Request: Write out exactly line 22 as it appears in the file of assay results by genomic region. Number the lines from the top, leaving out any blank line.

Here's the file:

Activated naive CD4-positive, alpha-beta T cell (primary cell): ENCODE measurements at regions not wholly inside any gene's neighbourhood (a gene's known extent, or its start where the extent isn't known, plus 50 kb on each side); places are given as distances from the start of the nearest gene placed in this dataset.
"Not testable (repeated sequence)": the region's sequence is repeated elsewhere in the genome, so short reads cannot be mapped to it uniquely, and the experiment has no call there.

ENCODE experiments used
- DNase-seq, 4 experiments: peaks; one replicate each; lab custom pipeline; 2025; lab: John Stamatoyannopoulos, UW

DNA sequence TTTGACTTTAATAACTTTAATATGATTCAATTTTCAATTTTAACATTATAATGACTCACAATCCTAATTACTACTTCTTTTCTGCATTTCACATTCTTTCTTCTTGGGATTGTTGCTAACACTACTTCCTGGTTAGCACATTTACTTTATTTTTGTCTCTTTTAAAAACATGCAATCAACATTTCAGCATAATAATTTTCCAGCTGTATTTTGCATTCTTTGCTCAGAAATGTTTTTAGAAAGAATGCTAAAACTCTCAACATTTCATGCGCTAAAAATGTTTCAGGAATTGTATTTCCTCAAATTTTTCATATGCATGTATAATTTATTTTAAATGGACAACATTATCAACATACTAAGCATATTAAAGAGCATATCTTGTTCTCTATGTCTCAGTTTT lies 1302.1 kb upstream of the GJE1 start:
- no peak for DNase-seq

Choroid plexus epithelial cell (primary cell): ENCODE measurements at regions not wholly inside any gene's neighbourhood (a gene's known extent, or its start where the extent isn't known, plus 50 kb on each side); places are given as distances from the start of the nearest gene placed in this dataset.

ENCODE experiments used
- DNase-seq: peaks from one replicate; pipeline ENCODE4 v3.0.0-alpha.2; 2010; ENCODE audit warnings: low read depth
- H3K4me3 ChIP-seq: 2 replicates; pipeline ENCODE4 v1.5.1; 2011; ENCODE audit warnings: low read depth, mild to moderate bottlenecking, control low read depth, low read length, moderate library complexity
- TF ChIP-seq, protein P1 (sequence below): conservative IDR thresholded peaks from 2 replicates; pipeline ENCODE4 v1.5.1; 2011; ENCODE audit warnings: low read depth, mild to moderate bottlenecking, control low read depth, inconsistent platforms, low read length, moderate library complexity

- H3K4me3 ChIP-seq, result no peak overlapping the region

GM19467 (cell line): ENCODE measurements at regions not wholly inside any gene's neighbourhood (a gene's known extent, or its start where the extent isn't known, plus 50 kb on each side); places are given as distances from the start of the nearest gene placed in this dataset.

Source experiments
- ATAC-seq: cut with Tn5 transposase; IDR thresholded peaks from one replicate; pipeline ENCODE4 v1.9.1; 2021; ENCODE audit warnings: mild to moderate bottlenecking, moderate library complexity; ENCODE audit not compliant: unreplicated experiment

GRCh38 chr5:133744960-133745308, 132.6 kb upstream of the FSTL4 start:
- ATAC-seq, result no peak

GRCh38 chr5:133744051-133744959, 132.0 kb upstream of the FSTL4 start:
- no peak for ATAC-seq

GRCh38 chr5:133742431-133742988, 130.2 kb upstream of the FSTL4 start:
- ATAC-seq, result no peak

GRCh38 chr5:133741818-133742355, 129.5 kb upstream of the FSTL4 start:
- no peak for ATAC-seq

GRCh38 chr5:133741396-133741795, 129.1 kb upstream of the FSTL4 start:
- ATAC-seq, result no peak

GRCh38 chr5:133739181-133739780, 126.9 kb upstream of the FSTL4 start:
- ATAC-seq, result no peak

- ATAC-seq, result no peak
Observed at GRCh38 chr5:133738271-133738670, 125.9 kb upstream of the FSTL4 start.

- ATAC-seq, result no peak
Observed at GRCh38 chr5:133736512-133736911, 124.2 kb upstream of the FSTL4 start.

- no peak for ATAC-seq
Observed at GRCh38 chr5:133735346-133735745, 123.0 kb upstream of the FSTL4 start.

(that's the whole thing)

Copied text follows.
GRCh38 chr5:133741818-133742355, 129.5 kb upstream of the FSTL4 start: